By Dr. Douglas Levesque

The Meaning of Public

What does the word ‘public’ in public education really mean?  If it means free access for children of American citizens, that’s great.  If it means free daytime childcare for illegal aliens then let’s redefine the word.  Or better yet, let’s get back to the original definition all together.

‘Public’ does not mean government interference into parental affairs.  It does not mean endless funding for poor production through federal, state and local taxes.  It does not mean tax funded unions can virtually dictate what is taught or not taught.  Lastly, it does not mean ‘secular’ or without relation to faith and religion.

An Acceptable Term

There is nothing wrong with the term ‘public’ education if that education is funded locally, determined locally, reflects local values, and is free to pursue local will.  Federal and state mandates have gone wild, removing all local distinctions and thereby creating a Washington D.C. inspired, institutionally secular, anti-religious machine.  Students success is based upon establishing a utopian social standard rather that academic achievement.  ‘Public’ should not be equated to a government mandated or administrated superstructure.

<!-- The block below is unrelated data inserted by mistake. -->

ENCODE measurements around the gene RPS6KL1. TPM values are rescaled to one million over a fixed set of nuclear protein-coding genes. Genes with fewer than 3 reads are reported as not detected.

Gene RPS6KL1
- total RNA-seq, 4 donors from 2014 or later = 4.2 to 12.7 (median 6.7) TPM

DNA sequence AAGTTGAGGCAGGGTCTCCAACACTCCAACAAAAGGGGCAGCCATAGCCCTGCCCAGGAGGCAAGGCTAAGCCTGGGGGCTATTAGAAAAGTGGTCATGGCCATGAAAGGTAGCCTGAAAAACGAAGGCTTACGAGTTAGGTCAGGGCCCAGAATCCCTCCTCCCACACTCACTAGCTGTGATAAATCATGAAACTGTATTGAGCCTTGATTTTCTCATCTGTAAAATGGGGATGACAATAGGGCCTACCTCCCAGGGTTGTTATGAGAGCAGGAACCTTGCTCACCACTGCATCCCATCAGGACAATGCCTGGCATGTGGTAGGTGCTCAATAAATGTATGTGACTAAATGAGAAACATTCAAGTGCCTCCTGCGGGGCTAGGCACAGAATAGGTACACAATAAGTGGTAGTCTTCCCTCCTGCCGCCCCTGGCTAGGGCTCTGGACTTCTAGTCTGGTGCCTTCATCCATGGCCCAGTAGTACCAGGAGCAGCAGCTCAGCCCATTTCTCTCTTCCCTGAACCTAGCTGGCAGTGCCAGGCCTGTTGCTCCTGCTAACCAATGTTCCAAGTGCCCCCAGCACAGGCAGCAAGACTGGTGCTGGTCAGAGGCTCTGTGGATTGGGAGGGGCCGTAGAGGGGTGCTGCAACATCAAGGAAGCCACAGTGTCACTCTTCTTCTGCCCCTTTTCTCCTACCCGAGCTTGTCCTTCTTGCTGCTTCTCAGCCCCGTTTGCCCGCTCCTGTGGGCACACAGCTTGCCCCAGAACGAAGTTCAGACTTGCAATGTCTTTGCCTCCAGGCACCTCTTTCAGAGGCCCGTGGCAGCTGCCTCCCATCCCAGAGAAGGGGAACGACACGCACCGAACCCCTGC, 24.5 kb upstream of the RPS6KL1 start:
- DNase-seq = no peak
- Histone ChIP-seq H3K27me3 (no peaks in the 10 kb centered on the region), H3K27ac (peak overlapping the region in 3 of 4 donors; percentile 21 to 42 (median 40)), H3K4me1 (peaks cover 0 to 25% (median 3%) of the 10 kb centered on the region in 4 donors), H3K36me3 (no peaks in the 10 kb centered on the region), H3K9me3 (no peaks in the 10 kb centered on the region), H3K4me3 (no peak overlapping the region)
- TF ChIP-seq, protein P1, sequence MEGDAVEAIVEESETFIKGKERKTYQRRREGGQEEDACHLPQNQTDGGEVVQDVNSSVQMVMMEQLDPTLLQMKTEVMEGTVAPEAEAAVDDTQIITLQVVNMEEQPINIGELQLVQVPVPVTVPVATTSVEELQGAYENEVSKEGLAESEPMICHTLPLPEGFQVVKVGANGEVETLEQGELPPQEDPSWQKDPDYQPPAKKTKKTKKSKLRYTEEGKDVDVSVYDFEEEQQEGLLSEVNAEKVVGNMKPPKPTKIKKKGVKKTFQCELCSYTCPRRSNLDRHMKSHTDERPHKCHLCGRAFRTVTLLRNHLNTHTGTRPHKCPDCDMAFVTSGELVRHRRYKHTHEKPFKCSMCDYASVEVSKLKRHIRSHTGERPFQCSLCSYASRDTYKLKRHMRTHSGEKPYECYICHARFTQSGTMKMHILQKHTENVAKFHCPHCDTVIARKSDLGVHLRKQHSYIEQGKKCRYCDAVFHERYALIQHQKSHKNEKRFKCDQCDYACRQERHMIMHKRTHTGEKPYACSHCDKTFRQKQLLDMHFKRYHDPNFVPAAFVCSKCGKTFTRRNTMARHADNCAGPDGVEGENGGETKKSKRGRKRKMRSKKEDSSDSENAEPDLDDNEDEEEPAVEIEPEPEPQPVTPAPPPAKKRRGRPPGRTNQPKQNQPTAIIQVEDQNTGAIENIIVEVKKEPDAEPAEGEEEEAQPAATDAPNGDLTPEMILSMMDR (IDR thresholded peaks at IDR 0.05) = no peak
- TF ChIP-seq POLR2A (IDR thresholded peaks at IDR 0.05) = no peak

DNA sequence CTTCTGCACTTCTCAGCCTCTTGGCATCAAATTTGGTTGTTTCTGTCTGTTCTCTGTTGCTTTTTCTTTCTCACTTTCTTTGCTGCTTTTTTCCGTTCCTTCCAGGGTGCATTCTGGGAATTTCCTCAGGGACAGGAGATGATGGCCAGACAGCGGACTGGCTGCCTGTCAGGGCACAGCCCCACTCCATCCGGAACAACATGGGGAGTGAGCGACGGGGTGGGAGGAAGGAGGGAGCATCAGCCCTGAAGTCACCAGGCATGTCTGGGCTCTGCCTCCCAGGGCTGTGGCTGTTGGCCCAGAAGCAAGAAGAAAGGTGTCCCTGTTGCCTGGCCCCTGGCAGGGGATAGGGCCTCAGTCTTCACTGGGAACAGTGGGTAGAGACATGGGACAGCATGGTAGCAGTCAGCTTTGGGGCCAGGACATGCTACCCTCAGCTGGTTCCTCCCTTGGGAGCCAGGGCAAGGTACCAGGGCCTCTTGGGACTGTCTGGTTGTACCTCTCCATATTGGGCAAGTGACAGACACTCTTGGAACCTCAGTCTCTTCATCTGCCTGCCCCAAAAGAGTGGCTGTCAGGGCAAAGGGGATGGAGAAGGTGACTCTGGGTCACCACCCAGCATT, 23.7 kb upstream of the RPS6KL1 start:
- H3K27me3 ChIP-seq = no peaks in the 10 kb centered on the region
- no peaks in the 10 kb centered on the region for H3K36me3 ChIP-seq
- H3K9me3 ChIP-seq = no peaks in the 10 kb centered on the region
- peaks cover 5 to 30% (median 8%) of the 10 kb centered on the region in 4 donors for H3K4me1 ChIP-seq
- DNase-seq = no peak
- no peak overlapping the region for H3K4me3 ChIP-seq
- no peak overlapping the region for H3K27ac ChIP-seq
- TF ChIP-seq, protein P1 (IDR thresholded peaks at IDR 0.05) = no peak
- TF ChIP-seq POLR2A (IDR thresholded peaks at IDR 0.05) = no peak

A Better Model

‘Public’ can mean parental.  Parent initiated, parent inspired, parent involved education.   King Solomon wisely charged, “My son, hear the instruction of thy father, and forsake not the law of thy mother:  For they shall be an ornament of grace unto thy head, and chains about thy neck.”  -Proverbs 1:8-9.  This ‘parental’ distinction is one that makes ‘private’ education perform better and produce a better product.

‘Public’ can mean performance.  Funding should based on performance, and so should opportunity.  Schools that perform well should be funded well.  This would motivate others to copy or compete for more funding based upon successful models and hard work rather than be funded by artificial mandates.  Students that perform well should get additional schooling.  Who say’s we should have 20 years of available daycare for every student, especially poorly performing students?  Eight years of acceptable performance can open the door to two more then two more.  Of course, special needs children are always the exception. “Study to shew thyself approved unto God, a workman that needeth not to be ashamed, rightly dividing the word of truth.”  -II Timothy 2:15.

‘Public’ should include ‘choice’.  Local peculiarities should be allowed to be included in public offerings.  Farming classes, particular ethnic histories, even Bible surveys should be reflected in that localities ‘public’ education.  Most communities (80%)  would choose to allow academic instruction regarding the Bible.  ‘Public’ education could then be defined by wisdom and knowledge rather that by pride or Washington D.C.’s so called false measurements of equality in the classroom standards.